These doors aren’t just the entrance to a court room in St. Louis; they represent the struggle of slavery and the fight that Dred Scott took up to gain his freedom. Different doors take on different meanings. Are they a means of access? Or are they a barrier? Dred Scott would soon find out that he would struggle through many barriers, before gaining his freedom in an unexpected way.
The Old Courthouse in St. Louis was home to one of the most important cases ever tried in the U.S: the Dred Scott Decision. Dred Scott was a slave who fought for his freedom all the way up to the Supreme Court. In the end, the court decided that he was personal property and should remain a slave, however this case caused further tensions in the country and was one of the factors that pushed us towards the Civil War.
Who was Dred Scott?
Dred Scott was born into slavery in 1799 as property of the Peter Blow family. He was brought to St. Louis in 1830 and sold to Dr. John Emerson due to his master’s financial problems. Emerson took Scott to places like Illinois and the Wisconsin Territory, areas that prohibited slavery under the Missouri Compromise of 1820. Dred Scott met slave Harriet Robinson on one of these trips, and Dr. Emerson purchased Harriet so she and Dred could marry and be together. Dr. Emerson married Irene Stanford during a stay in Louisiana and returned to St. Louis in 1842. He died the following year and Mrs. Emerson hired Dred Scott and his wife out to other masters.
St. Louis Trials
In 1846, Dred and Harriet Scott filed a suit for their freedom against Irene Emerson. They filed suit under the basis that they had previous residence in a free territory (since they had moved around with Dr. Emerson) and Missouri courts supported the “once free, always free” doctrine. What I find ironic is the Blow family, Dred Scott’s original owners, financially backed him for this trial. Due to a legal technicality, a new trial was ordered, and in 1850, the jury decided in the second trial that the Scotts should be given their freedom. Mrs. Emerson appealed to the Missouri State Supreme Court, and in 1852 they reversed the ruling. They stated that “Times now are not as they were when the previous decisions on this subject were made.” Slavery was becoming a divisive issue nationwide, and for political reasons, the court returned Dred Scott back to Mrs. Emerson.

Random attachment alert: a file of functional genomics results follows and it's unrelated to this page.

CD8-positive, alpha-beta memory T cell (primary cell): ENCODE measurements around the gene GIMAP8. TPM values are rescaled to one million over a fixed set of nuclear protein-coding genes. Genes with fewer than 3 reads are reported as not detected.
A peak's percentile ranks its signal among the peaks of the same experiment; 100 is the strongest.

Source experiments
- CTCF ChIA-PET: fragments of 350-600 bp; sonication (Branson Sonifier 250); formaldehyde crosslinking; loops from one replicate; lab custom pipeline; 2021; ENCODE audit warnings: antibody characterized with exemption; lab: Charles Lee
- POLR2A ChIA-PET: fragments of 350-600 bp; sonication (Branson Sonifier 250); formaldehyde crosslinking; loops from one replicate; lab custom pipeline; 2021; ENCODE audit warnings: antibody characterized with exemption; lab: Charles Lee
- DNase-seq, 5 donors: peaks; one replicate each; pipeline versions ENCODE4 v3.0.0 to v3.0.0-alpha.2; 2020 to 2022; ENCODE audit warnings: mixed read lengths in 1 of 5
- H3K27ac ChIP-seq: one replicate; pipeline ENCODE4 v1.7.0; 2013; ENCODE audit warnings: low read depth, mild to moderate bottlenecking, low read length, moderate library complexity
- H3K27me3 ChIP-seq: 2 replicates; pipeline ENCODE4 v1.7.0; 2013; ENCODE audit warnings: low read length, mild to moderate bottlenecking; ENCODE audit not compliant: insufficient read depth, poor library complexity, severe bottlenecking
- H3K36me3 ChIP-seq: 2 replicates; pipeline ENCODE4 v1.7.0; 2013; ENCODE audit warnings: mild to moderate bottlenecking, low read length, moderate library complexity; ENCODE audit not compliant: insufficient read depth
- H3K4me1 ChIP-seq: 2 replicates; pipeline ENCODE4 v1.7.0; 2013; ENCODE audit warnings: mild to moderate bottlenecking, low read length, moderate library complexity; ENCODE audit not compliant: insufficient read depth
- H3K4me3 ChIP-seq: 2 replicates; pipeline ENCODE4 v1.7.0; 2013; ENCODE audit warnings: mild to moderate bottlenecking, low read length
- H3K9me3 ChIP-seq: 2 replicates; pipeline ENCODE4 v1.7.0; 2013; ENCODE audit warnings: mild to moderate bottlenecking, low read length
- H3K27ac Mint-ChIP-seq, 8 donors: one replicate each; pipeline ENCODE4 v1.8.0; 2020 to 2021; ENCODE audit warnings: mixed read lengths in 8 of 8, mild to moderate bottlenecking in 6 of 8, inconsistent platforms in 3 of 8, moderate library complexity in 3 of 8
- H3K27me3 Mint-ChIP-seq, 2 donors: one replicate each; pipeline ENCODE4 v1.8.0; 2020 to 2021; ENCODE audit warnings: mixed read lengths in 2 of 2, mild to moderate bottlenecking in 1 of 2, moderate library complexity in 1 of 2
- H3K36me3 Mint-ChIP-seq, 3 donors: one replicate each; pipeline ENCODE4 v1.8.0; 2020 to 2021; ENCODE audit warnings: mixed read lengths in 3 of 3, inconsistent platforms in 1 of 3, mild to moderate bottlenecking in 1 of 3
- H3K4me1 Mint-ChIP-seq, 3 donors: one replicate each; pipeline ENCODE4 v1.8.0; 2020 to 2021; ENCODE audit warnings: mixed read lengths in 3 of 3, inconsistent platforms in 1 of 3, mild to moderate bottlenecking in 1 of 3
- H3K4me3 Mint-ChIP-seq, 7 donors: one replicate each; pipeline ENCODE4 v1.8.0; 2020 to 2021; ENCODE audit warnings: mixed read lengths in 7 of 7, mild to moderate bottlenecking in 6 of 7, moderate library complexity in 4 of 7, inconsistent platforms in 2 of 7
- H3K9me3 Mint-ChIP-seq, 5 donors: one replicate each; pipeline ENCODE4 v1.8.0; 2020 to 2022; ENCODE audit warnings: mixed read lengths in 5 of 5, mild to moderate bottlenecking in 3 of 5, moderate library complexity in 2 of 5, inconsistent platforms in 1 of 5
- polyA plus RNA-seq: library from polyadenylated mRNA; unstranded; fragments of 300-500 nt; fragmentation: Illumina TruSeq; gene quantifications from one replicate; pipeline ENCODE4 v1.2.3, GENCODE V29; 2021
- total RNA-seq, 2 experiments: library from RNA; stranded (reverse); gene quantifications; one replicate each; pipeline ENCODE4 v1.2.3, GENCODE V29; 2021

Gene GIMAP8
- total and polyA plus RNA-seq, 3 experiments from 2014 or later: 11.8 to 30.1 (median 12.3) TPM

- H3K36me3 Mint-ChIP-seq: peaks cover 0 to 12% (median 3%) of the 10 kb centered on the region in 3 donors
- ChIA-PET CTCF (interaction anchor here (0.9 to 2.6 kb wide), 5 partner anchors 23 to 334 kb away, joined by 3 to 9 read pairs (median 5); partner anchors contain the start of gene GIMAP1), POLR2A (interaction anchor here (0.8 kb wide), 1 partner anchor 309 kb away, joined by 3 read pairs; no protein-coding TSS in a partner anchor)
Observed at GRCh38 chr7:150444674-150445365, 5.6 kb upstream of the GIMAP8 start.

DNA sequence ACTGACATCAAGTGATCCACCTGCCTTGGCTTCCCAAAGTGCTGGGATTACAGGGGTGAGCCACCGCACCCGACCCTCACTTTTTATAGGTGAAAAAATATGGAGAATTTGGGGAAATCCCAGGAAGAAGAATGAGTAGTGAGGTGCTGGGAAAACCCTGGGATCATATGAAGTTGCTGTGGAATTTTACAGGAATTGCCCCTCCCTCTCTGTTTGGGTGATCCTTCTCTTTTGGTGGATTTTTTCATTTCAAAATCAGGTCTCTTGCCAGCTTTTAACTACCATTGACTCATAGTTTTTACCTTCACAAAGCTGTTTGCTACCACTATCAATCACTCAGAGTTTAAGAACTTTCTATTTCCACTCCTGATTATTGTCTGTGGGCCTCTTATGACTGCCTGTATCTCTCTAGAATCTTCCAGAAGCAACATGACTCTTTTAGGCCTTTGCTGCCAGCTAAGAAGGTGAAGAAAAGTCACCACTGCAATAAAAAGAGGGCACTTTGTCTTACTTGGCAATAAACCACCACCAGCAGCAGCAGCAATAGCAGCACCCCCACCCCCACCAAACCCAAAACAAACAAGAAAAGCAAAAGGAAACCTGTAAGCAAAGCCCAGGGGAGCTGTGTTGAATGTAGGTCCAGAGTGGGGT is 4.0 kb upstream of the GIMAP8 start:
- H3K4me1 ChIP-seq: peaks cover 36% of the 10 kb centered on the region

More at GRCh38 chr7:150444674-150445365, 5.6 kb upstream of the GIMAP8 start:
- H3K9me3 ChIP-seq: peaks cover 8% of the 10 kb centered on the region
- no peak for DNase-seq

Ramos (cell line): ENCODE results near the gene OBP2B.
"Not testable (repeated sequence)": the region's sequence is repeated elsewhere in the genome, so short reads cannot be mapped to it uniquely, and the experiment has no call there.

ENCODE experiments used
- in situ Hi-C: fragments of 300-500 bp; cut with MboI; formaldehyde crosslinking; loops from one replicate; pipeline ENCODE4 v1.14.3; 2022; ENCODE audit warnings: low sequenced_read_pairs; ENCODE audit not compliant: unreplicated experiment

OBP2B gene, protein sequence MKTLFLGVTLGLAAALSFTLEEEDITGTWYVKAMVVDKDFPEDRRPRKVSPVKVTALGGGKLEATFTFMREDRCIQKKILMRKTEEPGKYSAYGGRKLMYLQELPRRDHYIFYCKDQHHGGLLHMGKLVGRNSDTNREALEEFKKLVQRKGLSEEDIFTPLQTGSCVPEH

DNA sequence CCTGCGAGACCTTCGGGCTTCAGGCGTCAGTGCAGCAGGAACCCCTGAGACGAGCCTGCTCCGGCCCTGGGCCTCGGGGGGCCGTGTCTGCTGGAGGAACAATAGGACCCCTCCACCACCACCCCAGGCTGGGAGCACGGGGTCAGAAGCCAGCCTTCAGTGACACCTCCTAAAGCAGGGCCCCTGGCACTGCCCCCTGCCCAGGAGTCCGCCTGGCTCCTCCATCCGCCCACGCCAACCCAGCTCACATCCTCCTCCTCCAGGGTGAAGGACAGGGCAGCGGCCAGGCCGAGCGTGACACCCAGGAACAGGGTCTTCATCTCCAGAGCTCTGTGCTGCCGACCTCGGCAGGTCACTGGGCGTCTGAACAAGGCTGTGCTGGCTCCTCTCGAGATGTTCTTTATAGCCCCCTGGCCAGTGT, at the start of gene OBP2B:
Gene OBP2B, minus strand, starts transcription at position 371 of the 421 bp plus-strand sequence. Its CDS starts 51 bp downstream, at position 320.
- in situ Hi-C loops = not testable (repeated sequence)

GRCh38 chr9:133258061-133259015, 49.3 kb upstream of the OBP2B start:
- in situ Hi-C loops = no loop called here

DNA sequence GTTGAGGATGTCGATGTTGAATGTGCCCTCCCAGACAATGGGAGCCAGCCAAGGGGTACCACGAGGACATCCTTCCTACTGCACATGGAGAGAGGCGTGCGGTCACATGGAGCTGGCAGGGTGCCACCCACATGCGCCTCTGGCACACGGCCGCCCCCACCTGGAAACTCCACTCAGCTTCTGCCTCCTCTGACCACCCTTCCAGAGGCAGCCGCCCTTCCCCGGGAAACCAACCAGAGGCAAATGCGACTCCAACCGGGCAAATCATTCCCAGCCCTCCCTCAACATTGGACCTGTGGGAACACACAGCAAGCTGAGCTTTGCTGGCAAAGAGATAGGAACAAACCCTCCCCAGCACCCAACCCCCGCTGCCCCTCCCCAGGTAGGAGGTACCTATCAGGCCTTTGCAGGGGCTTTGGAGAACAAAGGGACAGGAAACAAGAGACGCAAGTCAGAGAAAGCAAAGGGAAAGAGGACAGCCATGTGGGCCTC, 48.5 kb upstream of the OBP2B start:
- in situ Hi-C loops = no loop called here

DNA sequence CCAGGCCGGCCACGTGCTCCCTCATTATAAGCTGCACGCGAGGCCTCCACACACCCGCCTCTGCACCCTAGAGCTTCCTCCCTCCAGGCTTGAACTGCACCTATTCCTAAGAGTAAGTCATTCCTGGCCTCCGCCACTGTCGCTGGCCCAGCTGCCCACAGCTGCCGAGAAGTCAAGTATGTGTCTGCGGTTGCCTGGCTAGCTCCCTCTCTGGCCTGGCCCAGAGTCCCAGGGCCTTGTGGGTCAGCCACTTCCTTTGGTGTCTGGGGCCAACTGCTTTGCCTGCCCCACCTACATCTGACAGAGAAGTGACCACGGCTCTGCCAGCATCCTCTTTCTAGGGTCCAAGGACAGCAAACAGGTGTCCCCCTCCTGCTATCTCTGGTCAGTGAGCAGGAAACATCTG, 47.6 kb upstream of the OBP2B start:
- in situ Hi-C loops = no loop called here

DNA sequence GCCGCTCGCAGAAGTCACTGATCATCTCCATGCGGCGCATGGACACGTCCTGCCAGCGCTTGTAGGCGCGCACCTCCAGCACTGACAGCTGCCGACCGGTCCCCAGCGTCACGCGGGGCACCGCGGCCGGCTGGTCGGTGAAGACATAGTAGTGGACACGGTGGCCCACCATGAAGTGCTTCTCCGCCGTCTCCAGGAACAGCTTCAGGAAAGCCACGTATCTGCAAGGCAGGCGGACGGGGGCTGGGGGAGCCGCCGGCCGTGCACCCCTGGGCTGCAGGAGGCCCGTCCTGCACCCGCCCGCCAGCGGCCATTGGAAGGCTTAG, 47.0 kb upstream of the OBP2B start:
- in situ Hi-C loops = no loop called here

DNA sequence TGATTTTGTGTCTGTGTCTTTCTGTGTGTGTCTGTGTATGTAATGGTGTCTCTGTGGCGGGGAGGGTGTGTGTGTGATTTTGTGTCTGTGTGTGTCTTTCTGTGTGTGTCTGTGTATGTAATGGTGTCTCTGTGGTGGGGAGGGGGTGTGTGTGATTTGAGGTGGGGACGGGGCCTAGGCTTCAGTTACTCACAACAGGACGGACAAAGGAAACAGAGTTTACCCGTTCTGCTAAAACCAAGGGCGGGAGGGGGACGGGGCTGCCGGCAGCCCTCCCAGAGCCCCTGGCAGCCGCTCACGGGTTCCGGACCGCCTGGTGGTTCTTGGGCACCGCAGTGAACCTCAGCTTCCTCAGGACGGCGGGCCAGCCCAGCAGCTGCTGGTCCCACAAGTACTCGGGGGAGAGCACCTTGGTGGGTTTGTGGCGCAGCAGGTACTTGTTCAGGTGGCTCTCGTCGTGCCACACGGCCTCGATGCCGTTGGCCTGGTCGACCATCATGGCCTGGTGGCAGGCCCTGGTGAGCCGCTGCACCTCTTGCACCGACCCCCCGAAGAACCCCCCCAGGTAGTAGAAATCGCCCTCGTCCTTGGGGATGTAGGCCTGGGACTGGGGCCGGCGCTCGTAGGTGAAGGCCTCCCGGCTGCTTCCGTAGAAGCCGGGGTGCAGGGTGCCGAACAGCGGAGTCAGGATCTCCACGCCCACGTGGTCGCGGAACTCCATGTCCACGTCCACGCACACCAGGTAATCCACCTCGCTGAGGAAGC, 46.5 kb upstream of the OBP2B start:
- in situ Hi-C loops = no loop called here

The Federal Case
In 1854, Dred Scott filed suit in the St. Louis Federal Court agains John F.A. Sanford, Irene Emerson’s brother and executor of the Emerson estate. The case was decided in favor of Mr. Sanford, so Dred Scott appealed to the U.S. Supreme Court.
The Supreme Court Case
On March 6, 1857 (more than ten years after Dred Scott filed his first case), Chief Justice Roger B. Taney delivered the majority opinion (seven of nine justices) that Dred Scott should remain a slave. They also ruled that the Missouri Compromise of 1820 was unconstitutional.
Dred Scott’s Freedom
In addition to the fact that Dred Scott’s former master supported his quest for freedom, Irene Emerson remarried in 1850 to a northern congressman opposed to slavery. After the Supreme Court decision, her husband turned Dred Scott over to the Blows who gave Dred and Harriet Scott, and their children, freedom in May 1857. Why her new husband did not do this sooner, I am unsure. Dred Scott died in September 1858 in St. Louis and never lived to see the start of the Civil War or the subsequent end to slavery. But his case will hardly be forgotten, as it is one of the worst decisions the U.S. Supreme Court ever made.
We poked around in the different rooms of the Old Courthouse, and it was odd to think that I walked on the same floors that Dred Scott walked on as he fought for his freedom less than 200 years ago. The Courthouse is managed by the National Park Service and we met an extremely friendly park ranger who told us all sorts of stories about the building and its history. She also gave us a brochure on the Dred Scott Decision, which I used to summarize the facts for you above.